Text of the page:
The other activities (teaching english to student monks, meditation retreats in nearby forest temples and guided day tours of the area) also sounds perfect, especially the second one! :D
What any of you ever do the extra activities?

Metta,
Jasmine
Didn't realise this post was so old... sorry! Anyway, the Monk for a Month concept looks great :D

The age of a thread is ofno real concern, unless it is something which was of its time, as an example a concert which happened 7 months ago!

I would do the retreats if I went, but it would all depend on certain circumstances if I done the tours!
This offering maybe right, or wrong, but it is one, the other, both, or neither!
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Re: Monk for a Month?

Postby Bankei » Sat Feb 13, 2010 11:57 am

Snowmelt wrote:I understand that monastics may not ask for food. I had understood that they also may not ask for money. Is this not the case? Or are these people not monastics?


Technically this may be the case, but in modern day Thailand ordaining as a monk generally costs a fortune. For a start, there are all the monks robes, bowls, pillow, blanket, spitoon, unbrella, etc which need to be purchased. Many people also hire photographers, maybe even a band and there is usually a huge feast put on which costs a fortune.

One of the main costs is the 'donation' to the preceptor monk and all the monks participating in the ordination ceremony. Preceptors usually get around 3,000B ($100) and the rest of the monks will get at least 500B each and there are usually 10+.

The costs may even be higher in the city temples.

Ven Pesala, does this sort of thing happen in Burma?
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Re: Monk for a Month?

Postby appicchato » Sat Feb 13, 2010 12:48 pm

Not to dispute anything written here...but it's basically inaccurate...since 99.9% of males ordaining are Thai, their families cover all the expenses...'all the monks robes, bowls'...one set of robes, and one bowl...total cost about fifty bucks...a fortune?...the other stuff is already in the wat...photographer?...family with the point and shoot...band?...friends and neighbors...the meal afterward can be an outlay, although it's optional, not requisite...and while the 'donation' to the preceptor and attending monks can, in big city wats, be as much as you say, the vast majority of ordinations are nowhere near this much...half, or even less, would be closer to the mark...10+ is also a stretch...it depends on the wat...

While hi-so (high society) people will spend a lot on the fancy gear and splash for the banquet, we're talking about a very small minority...

This monk for a month is basically a business...I've known Caucasians ordaining where total (Thai) strangers, when hearing of their plans, step up and cover (part, or) everything...

Snowmelt...you understand correctly...I don't know who you're referring to when you say 'these people'...

The above is in reference to Thailand only...although considering Burma, Laos, and Cambodia are much poorer nations, one might surmise something comparable...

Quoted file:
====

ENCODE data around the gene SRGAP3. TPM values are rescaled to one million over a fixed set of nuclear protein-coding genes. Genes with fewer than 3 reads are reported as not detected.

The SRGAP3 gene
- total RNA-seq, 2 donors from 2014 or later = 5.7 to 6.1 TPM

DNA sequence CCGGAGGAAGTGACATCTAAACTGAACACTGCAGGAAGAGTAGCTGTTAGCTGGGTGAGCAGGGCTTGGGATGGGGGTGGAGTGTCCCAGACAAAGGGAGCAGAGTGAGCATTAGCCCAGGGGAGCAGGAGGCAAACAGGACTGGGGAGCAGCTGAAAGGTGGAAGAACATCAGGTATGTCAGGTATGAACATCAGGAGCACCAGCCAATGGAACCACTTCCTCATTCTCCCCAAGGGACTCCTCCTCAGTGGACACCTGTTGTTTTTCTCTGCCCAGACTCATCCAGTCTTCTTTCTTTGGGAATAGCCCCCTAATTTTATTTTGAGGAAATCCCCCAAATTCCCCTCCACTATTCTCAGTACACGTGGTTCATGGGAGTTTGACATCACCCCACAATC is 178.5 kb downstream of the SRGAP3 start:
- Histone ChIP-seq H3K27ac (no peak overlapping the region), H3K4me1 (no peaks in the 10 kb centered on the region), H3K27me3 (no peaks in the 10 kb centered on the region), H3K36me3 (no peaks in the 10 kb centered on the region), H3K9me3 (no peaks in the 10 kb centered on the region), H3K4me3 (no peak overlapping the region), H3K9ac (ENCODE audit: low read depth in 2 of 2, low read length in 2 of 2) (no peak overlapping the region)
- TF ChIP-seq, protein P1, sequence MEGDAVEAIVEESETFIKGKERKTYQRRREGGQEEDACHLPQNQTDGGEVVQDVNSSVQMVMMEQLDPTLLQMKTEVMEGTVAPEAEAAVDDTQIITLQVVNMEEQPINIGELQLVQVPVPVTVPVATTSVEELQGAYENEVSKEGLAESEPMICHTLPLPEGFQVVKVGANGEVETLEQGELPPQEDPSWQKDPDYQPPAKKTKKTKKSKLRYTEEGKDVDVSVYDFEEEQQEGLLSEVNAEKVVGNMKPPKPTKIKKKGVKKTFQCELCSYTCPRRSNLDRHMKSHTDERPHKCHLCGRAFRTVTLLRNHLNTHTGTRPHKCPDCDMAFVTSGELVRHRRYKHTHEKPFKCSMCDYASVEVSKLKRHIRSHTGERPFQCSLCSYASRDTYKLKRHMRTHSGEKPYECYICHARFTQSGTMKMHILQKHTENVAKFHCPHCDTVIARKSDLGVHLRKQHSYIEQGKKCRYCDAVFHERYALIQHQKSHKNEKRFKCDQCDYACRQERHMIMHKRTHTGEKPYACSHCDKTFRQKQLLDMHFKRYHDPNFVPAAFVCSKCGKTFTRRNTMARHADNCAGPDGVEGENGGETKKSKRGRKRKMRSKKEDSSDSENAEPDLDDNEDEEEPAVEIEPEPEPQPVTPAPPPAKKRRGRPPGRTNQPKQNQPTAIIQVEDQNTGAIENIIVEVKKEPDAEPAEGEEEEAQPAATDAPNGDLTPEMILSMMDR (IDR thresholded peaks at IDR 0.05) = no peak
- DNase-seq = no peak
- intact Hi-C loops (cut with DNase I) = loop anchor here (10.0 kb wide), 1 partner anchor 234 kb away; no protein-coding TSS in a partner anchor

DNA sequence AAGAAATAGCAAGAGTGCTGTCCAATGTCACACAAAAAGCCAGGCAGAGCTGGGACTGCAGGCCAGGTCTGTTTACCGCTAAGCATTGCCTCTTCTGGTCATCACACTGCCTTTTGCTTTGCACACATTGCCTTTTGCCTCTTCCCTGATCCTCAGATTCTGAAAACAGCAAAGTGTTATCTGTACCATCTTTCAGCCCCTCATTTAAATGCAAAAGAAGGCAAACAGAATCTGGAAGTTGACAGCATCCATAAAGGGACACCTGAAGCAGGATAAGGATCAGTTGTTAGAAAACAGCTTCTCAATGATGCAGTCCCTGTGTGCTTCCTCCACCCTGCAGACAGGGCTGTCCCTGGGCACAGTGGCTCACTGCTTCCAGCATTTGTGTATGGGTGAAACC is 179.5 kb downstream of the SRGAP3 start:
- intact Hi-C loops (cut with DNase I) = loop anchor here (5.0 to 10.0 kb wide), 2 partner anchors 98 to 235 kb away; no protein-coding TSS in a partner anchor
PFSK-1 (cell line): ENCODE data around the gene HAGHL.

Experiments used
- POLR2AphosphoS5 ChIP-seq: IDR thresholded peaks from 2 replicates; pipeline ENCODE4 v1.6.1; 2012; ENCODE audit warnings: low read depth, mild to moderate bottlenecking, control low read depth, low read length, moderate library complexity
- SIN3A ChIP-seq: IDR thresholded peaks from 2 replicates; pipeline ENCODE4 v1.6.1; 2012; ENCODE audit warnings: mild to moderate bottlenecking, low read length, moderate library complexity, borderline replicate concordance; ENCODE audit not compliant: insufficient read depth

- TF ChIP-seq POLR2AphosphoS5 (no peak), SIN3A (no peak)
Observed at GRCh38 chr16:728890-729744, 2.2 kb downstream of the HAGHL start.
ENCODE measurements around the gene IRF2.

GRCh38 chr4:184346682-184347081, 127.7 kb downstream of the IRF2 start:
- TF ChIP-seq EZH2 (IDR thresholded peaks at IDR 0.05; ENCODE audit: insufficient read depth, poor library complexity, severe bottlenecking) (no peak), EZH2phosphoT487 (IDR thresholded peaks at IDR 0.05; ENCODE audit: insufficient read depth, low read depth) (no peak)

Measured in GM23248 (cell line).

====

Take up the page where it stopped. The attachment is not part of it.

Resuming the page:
It's all good folks... :smile:
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Re: Monk for a Month?

Postby Cittasanto » Sat Feb 13, 2010 6:51 pm

appicchato wrote:[i]Not to dispute anything written here...but it's basically inaccurate...since 99.9% of males ordaining are Thai, their families cover all the expenses...'all the monks robes, bowls'...one set of robes, and one bowl...total cost about fifty bucks...a fortune?...the other stuff is already in the wat...photographer?...family with the point and shoot...band?...friends and neighbors...the meal afterward can be an outlay, although it's optional, not requisite...and while the 'donation' to the preceptor and attending monks can, in big city wats, be as much as you say, the vast majority of ordinations are nowhere near this much...half, or even less, would be closer to the mark...10+ is also a stretch...it depends on the wat...


Just as a comparison a Danish fella I met while at Amaravati, was a Bhikkhu for 18months or so at Pa Auk, and I did ask about how he got the robes etc, basically the answer was from the market, and it cost between 30-50 "bucks."
in contrast my teacher when he ordained it cost him nothing, it was completely sponsored by a lay friend (he found out after he disrobed.)

This monk for a month is basically a business...I've known Caucasians ordaining where total (Thai) strangers, when hearing of their plans, step up and cover (part, or) everything...

not sure if I understand this correctly, basically the "in contrast" of the above?
This offering maybe right, or wrong, but it is one, the other, both, or neither!
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Re: Monk for a Month?

Postby suanck » Mon Feb 15, 2010 2:10 am

Manapa wrote:Just went to my face book account and noticed this link on the side
so done a search and found this http://monkforamonth.com/

what does everyone think of this?
I think it is a bit strange although I have heard of another temple doing the same thing.


Bhante Dhammika, in his blog, had some comments on the organization behind this program:

http://sdhammika.blogspot.com/2010/02/special-offer.html